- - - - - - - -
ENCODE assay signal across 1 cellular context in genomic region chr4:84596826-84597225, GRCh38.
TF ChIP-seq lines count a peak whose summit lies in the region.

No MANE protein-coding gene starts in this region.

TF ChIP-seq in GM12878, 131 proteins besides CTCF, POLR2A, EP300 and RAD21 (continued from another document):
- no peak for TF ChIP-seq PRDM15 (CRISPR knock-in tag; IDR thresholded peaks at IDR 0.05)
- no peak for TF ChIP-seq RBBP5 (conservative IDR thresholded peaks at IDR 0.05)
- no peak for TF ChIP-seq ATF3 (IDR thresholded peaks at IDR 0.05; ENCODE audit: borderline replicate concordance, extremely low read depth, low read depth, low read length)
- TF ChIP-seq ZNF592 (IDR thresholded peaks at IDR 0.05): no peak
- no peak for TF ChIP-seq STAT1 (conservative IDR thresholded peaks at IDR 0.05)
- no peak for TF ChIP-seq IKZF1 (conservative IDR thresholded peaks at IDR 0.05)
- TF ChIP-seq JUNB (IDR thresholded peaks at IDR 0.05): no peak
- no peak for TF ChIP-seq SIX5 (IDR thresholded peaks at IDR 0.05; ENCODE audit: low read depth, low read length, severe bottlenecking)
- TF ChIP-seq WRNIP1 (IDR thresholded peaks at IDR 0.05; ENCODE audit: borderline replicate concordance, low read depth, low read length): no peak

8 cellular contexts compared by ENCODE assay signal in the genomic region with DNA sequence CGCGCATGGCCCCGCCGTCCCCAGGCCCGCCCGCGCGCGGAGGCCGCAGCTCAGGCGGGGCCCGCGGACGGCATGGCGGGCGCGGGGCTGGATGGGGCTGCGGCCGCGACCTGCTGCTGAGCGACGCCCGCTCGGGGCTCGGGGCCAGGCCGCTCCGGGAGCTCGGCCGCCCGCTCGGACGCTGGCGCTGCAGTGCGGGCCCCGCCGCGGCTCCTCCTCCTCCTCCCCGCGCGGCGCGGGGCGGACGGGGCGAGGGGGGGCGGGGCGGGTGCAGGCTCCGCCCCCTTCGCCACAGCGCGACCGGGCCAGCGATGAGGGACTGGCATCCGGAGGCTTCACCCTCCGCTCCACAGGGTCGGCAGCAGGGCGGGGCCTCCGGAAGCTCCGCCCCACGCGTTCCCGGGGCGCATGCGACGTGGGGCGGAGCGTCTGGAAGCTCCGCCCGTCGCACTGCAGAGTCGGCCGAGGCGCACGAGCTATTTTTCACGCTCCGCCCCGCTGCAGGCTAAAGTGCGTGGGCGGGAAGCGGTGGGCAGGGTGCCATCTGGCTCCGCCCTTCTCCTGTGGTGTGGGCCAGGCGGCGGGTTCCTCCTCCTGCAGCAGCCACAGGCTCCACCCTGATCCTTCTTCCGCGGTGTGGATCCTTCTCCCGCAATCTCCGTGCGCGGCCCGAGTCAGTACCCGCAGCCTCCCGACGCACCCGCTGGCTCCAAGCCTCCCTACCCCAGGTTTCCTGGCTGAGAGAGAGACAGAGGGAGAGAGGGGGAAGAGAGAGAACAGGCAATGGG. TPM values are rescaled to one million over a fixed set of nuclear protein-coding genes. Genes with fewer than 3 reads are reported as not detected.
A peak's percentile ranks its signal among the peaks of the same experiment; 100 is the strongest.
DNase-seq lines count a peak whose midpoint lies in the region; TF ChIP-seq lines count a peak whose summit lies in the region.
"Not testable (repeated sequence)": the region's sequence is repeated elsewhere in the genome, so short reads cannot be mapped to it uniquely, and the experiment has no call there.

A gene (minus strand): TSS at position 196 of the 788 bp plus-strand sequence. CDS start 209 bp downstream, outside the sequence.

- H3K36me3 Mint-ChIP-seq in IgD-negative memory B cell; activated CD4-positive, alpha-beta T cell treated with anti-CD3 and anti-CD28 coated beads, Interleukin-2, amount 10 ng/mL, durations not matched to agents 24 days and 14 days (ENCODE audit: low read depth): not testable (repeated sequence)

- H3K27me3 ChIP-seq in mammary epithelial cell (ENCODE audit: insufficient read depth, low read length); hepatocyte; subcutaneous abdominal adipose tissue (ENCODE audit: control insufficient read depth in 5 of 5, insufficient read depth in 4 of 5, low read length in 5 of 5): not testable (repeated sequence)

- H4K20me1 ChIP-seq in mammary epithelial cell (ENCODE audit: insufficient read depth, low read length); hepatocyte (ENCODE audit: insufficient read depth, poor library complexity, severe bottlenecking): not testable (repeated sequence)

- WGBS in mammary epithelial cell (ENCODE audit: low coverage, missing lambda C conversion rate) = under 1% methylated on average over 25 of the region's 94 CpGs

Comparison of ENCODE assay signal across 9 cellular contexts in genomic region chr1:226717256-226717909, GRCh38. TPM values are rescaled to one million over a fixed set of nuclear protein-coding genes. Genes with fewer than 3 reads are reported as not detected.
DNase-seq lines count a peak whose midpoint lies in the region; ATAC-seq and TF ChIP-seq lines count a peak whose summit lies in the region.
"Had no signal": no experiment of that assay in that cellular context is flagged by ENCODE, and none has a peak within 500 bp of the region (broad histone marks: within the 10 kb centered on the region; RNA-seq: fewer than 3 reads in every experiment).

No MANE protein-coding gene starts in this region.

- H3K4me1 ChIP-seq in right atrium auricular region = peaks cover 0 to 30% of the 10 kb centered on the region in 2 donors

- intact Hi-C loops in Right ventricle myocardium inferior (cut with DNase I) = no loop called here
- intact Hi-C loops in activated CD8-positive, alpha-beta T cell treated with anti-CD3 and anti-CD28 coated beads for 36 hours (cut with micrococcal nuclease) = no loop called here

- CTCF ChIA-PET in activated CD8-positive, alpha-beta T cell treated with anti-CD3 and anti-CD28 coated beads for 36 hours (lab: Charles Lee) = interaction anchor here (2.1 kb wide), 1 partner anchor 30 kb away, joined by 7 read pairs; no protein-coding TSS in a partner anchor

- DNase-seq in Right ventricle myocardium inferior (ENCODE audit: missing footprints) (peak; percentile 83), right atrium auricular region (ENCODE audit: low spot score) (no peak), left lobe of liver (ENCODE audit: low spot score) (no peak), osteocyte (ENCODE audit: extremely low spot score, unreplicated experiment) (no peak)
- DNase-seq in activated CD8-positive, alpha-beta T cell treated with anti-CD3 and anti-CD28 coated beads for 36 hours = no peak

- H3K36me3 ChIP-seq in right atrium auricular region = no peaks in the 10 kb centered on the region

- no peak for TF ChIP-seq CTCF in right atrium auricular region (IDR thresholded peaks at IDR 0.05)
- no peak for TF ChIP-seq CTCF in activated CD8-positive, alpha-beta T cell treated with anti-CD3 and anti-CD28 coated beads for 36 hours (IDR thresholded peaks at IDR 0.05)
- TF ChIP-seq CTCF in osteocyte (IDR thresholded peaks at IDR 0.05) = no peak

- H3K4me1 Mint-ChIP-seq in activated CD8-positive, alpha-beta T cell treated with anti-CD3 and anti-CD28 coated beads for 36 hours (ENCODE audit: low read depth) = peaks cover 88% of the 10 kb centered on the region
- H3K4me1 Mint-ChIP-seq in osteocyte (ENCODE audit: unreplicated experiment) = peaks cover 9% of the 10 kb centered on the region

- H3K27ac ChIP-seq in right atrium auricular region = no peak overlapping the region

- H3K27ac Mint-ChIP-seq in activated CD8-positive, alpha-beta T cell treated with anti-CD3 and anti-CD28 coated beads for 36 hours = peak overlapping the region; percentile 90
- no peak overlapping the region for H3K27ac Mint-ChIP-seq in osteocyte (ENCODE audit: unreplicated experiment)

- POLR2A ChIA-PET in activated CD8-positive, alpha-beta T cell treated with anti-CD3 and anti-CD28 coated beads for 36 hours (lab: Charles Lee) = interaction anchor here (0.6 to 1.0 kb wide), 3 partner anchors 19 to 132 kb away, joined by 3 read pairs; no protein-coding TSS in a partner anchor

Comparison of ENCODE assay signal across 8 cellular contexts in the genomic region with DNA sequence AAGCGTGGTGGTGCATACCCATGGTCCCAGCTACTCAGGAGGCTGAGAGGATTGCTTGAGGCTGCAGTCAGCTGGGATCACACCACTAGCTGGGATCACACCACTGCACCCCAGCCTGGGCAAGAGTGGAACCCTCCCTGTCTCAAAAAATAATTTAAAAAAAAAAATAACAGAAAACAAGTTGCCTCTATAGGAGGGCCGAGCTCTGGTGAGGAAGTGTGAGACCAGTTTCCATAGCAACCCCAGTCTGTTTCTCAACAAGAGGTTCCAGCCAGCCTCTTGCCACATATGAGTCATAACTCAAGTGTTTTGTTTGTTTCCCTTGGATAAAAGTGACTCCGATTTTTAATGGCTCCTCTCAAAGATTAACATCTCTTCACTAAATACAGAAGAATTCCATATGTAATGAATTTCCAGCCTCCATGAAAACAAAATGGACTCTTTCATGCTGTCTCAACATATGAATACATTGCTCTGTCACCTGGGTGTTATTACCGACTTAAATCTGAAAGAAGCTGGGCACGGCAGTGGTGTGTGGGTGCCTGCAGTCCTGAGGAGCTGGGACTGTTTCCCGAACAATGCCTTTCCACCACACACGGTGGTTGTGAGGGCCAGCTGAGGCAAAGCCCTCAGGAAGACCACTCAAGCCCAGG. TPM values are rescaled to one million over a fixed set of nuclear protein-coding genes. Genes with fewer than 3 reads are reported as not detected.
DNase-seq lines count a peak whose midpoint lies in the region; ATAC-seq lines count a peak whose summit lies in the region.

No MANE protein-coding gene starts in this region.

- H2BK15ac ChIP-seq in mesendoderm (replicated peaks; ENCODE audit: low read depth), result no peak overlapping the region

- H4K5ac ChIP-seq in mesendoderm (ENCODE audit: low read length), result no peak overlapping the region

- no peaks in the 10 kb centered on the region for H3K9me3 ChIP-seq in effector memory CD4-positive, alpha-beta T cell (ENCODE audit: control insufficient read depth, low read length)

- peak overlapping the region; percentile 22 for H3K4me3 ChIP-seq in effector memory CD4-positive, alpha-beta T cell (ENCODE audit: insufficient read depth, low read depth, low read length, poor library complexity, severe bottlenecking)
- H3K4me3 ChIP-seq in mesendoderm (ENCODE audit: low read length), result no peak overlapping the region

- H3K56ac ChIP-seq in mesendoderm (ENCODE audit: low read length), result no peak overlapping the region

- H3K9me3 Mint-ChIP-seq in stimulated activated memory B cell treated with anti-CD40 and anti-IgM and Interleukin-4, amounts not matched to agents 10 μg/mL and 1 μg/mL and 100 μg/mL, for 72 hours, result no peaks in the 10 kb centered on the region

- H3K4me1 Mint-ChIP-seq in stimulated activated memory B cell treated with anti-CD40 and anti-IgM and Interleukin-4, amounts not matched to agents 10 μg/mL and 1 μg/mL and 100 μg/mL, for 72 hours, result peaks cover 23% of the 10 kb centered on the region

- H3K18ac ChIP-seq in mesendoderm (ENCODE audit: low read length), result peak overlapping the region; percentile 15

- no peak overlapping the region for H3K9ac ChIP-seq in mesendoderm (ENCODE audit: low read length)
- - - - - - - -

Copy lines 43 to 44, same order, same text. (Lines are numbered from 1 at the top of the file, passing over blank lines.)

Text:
Comparison of ENCODE assay signal across 8 cellular contexts in the genomic region with DNA sequence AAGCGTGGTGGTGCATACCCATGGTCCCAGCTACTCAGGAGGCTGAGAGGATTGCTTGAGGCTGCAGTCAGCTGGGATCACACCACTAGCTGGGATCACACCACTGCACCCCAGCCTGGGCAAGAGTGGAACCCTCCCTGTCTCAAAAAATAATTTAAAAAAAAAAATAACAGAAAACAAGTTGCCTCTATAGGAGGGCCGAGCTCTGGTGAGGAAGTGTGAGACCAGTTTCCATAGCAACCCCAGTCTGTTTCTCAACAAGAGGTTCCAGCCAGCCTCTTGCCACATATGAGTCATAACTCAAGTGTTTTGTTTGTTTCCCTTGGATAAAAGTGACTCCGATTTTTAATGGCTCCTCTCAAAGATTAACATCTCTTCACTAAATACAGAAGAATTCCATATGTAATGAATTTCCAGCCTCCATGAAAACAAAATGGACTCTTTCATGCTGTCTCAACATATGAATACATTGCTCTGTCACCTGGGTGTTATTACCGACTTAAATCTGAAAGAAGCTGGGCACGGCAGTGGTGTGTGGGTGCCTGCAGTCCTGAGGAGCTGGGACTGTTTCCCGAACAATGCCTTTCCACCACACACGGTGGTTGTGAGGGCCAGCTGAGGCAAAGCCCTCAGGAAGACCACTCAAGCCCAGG. TPM values are rescaled to one million over a fixed set of nuclear protein-coding genes. Genes with fewer than 3 reads are reported as not detected.
DNase-seq lines count a peak whose midpoint lies in the region; ATAC-seq lines count a peak whose summit lies in the region.